As I was reading about Andrea Roberts’ research into “freedom colonies”, I found that the name bothered me. Freedom ––as I’d always understood it from elementary school, from the Pledge of Allegiance we recited every day, facing the flag and with our hands over our hearts, from Woody Guthrie songs and the Star-Spangled Banner–freedom should be general across the entire nation, not confined to a colony. And that freedom only exists for some people within such colonies. Andrea Roberts is a Vassar graduate, and Assistant Professor of Urban Planning at Texas A and M University. She is researching the thousands of historically black settlements, often called “freedom colonies,” that emerged across the United States after the Civil War. There are hundreds of these kinds of communities, these colonies, formed for mutual care and support and protection after the Civil War. “These weren’t places where [African American families] were pushed to,” Roberts said. “They were created on purpose and had ‘anchors,’ such as schools and churches and cemeteries around which the settlements were built.” There are hundreds of communities like this, based on race or religion or gender or just shared values–formed by groups distinct from the dominant culture.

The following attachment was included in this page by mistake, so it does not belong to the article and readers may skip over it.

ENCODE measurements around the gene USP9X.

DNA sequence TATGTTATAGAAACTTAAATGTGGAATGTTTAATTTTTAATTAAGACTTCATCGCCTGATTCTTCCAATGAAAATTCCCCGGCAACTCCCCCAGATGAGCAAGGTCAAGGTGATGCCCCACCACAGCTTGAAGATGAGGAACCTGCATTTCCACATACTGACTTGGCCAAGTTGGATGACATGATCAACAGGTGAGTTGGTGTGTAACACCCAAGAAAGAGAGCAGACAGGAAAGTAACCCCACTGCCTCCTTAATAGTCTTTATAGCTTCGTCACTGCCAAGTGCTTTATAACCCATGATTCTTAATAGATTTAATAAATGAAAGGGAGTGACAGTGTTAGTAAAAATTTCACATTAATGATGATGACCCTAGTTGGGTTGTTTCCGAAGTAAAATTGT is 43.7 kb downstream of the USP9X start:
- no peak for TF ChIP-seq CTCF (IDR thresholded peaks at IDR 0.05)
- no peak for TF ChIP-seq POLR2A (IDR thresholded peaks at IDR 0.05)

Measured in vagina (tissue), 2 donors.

This is the good side of groups creating communities. But the Ku Klux Klan also rose during Restoration in the South. The Freedom Colonies rose during this fraught period and protected their inhabitants against generalized racism, violence and hostility of that time, which is still with us today, and rising. History and the past are not the same. Let’s try to bring them closer together.
In my other alumnae monthly, from Smith, I was struck by a related quote from Deborah Archer (Smith ’93): “My parents…understood that access to opportunity meant entering spaces where we were not expected and were not welcome. And, of course, we were met with resistance.” You need to go places you’re not wanted, and say things that the people there don’t want to here. Archer was a student at Smith a few years after I was–I spent my freshman year there. Even at Smith, Archer had a note slid under her door that said “N—— go home”. She was not surprised. Growing up in Hartford, Connecticut “KKK” was sprayed on the side of her house.